A dedicated case manager for the fast growing cohort of older prisoners in the Alexander Maconochie Centre could better manage those detainees' needs in an environment largely designed for younger people, new research suggests.
The newly published paper found the number of older prisoners in the ACT had grown by 239 per cent between 2009 and 2019, while nationally the number grew 82 per cent in the same period.
One explanation for the growth in older prisoners has been the number of offenders identified during the Royal Commission into Institutional Responses to Child Sexual Abuse.
Dr Caroline Doyle, a researcher at the University of New South Wales' business school in Canberra, said it was not certain why there had been an increase in older prisoners.
Dr Doyle, who co-wrote the paper with the Australian National University's Professor Lorana Bartels and Isabella Jackson, said a specialised case manager could identify the complex needs of older prisoners from the point they were sentenced.
Older prisoners were more likely to have cardiovascular disease and diabetes, while they were also more prone to physical ailments than the wider prison population, the researchers noted.
"The lifestyle differences across these groups have the potential to be substantial. For example, a repeat offender who is incarcerated at the age of 60 may have rarely had stable accommodation, proper healthcare, or a nutritious diet for the majority of their life," the paper, published in Current Issues in Criminal Justice, said.
A prison environment could also undermine older prisoners' health needs and make physical ailments worse, while research has also shown dementia can go undetected in the prisons where regular routine can mask cognitive decline.
Dr Doyle, who is also the president of Prisoners Aid ACT, said there was often limited public support for older detainees imprisoned for serious crimes, but they still needed to be treated with dignity.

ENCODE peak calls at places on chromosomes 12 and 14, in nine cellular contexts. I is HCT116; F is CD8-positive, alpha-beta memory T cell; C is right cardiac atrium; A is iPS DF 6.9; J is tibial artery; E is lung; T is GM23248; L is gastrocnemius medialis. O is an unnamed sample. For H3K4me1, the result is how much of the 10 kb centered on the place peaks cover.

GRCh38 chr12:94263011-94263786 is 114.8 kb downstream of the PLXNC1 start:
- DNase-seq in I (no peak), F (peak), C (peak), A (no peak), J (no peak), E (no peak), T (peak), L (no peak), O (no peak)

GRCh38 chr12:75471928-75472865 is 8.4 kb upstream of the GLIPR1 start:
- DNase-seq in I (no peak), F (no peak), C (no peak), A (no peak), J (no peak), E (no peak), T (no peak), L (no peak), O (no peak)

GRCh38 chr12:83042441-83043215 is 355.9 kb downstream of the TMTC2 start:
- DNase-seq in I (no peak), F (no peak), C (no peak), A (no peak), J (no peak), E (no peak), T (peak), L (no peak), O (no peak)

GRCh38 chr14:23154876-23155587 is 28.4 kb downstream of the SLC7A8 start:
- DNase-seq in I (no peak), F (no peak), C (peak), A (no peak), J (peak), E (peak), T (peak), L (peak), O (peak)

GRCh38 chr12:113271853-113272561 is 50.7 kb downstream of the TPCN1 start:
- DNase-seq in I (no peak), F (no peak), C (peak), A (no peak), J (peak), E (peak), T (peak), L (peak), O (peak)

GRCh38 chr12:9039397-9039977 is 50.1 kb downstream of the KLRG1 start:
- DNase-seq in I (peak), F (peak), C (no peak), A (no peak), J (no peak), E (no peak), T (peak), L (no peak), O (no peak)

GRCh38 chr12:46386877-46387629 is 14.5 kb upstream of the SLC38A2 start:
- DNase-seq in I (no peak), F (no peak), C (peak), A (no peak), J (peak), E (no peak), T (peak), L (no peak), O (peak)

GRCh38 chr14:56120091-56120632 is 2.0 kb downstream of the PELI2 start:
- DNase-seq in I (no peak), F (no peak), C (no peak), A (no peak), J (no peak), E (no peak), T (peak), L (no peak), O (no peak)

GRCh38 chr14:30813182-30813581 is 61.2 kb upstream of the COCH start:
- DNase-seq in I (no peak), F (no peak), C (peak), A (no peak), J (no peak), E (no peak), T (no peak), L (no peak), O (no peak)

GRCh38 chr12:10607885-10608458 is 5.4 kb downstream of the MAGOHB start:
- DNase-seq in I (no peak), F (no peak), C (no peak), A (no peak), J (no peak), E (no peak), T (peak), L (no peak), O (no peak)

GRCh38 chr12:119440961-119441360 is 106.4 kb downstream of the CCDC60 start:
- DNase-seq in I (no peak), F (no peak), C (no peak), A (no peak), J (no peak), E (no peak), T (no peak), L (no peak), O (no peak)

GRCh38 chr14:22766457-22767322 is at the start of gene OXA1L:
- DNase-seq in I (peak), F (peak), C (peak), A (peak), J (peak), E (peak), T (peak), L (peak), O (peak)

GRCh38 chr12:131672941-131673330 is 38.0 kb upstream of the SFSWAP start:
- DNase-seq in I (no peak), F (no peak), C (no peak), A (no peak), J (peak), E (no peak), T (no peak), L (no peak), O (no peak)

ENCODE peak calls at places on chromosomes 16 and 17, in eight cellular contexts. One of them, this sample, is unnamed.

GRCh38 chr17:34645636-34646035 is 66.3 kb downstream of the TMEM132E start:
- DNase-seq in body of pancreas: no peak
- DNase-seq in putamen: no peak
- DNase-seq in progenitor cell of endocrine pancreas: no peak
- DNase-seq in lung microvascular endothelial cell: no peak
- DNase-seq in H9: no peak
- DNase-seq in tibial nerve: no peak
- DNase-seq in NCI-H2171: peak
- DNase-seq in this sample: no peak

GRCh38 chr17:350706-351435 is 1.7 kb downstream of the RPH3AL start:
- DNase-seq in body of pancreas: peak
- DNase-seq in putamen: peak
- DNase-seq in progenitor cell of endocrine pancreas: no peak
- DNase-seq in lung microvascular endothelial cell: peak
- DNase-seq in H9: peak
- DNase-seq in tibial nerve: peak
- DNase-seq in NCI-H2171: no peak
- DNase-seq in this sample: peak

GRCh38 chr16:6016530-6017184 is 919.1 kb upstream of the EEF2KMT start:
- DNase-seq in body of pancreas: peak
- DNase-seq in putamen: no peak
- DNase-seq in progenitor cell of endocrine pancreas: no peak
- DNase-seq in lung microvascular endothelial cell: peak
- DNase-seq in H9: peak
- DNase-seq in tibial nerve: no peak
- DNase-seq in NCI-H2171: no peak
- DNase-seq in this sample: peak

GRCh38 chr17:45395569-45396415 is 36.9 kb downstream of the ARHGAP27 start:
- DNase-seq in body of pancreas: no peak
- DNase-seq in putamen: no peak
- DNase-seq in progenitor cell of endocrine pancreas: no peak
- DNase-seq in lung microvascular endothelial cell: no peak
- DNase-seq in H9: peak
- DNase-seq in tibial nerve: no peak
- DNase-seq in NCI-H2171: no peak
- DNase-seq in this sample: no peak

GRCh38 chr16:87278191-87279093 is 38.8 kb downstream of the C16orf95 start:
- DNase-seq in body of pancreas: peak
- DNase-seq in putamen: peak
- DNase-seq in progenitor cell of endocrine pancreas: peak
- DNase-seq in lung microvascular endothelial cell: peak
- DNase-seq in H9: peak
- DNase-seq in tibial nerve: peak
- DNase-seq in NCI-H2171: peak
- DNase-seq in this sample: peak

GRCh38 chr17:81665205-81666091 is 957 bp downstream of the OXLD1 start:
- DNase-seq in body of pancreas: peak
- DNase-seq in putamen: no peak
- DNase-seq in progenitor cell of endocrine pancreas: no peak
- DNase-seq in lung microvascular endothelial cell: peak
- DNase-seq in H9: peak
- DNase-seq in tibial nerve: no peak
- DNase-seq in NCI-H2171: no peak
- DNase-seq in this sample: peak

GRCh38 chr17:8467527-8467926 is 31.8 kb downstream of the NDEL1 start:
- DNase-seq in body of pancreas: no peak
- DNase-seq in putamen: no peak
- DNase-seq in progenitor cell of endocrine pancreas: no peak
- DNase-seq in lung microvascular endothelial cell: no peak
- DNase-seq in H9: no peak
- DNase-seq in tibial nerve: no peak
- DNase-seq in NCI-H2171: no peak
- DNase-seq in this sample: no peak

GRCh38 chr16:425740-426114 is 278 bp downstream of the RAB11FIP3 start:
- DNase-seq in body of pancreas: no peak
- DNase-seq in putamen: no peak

She said she asks her students to imagine their grandparents were imprisoned.
"Imagine ... they can't get in and out of bed because they're in a bunk bed, and they can't walk around the prison because there's steps, and they can't get up and down because there's no one assisting them," she said.
The paper said the regimen of daily prison living could place significant strain an ageing body.
"For example, activities ... such as standing up for muster counts, walking up and down stairs and to medical appointments, going to the bathroom and moving in and out of bed (especially bunkbeds) can be challenging," the paper said.
"There are limited physical activity options for older prisoners, with exercise ovals being inaccessible and exercise equipment only for able-bodied prisoners. The long lock-in times also create a sedentary lifestyle and lack of stimuli which impacts on the physical and mental health of older prisoners."
Dr Doyle said ACT Corrective Services were doing what they could given the resources and funding available to them.
"Everyone is trying to do the best they can within the context, within the resourcing context, within the funding context, within COVID-19," she said.